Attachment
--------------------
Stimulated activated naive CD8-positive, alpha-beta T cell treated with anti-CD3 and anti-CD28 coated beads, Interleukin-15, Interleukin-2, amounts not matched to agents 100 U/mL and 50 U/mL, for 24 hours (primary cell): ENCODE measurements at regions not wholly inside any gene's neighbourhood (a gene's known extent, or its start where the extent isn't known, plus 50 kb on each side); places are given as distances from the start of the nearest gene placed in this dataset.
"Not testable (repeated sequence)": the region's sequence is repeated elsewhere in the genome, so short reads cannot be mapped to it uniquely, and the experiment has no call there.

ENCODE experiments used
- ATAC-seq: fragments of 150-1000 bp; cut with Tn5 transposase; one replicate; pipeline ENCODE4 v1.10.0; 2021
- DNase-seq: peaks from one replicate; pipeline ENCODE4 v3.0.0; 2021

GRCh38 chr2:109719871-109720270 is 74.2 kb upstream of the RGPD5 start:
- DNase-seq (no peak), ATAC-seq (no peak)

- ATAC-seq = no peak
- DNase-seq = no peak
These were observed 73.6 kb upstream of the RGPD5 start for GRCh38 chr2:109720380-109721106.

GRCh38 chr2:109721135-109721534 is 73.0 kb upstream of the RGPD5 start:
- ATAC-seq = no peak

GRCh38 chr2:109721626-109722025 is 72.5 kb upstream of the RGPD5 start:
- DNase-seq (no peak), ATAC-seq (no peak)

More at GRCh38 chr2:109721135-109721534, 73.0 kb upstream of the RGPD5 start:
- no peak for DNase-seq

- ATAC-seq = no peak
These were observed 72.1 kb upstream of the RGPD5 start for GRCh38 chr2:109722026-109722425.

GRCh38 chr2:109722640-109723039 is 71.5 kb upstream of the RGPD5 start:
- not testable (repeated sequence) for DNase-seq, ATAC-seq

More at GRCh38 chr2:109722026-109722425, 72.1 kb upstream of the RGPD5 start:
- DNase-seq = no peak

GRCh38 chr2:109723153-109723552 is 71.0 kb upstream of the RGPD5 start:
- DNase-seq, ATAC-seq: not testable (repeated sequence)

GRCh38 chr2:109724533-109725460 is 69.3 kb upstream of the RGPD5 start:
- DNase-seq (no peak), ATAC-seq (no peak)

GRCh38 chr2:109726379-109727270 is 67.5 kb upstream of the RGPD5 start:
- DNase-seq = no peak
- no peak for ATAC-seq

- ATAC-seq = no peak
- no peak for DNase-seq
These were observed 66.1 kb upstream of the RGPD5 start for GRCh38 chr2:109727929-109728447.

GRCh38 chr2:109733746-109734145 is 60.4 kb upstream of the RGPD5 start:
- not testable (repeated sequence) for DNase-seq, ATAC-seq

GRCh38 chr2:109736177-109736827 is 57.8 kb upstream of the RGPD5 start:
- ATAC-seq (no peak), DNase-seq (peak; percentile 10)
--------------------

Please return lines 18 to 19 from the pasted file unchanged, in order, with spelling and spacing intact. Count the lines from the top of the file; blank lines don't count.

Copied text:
These were observed 72.1 kb upstream of the RGPD5 start for GRCh38 chr2:109722026-109722425.

GRCh38 chr2:109722640-109723039 is 71.5 kb upstream of the RGPD5 start: